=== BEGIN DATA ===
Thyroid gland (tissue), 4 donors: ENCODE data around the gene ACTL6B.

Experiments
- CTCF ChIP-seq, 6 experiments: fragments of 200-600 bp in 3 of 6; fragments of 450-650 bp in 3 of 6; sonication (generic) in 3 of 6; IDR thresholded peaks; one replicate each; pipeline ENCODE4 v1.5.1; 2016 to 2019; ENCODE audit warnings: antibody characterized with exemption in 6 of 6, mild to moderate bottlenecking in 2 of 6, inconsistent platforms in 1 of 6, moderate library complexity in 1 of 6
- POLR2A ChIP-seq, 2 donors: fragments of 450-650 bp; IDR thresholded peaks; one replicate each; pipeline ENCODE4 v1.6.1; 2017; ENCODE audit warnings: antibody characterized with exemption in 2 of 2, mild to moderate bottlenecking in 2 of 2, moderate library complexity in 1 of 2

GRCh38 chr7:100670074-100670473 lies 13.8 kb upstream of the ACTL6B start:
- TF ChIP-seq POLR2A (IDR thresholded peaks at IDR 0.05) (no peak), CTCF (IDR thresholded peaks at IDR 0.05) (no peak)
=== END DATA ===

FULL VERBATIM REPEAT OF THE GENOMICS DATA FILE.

Thyroid gland (tissue), 4 donors: ENCODE data around the gene ACTL6B.

Experiments
- CTCF ChIP-seq, 6 experiments: fragments of 200-600 bp in 3 of 6; fragments of 450-650 bp in 3 of 6; sonication (generic) in 3 of 6; IDR thresholded peaks; one replicate each; pipeline ENCODE4 v1.5.1; 2016 to 2019; ENCODE audit warnings: antibody characterized with exemption in 6 of 6, mild to moderate bottlenecking in 2 of 6, inconsistent platforms in 1 of 6, moderate library complexity in 1 of 6
- POLR2A ChIP-seq, 2 donors: fragments of 450-650 bp; IDR thresholded peaks; one replicate each; pipeline ENCODE4 v1.6.1; 2017; ENCODE audit warnings: antibody characterized with exemption in 2 of 2, mild to moderate bottlenecking in 2 of 2, moderate library complexity in 1 of 2

GRCh38 chr7:100670074-100670473 lies 13.8 kb upstream of the ACTL6B start:
- TF ChIP-seq POLR2A (IDR thresholded peaks at IDR 0.05) (no peak), CTCF (IDR thresholded peaks at IDR 0.05) (no peak)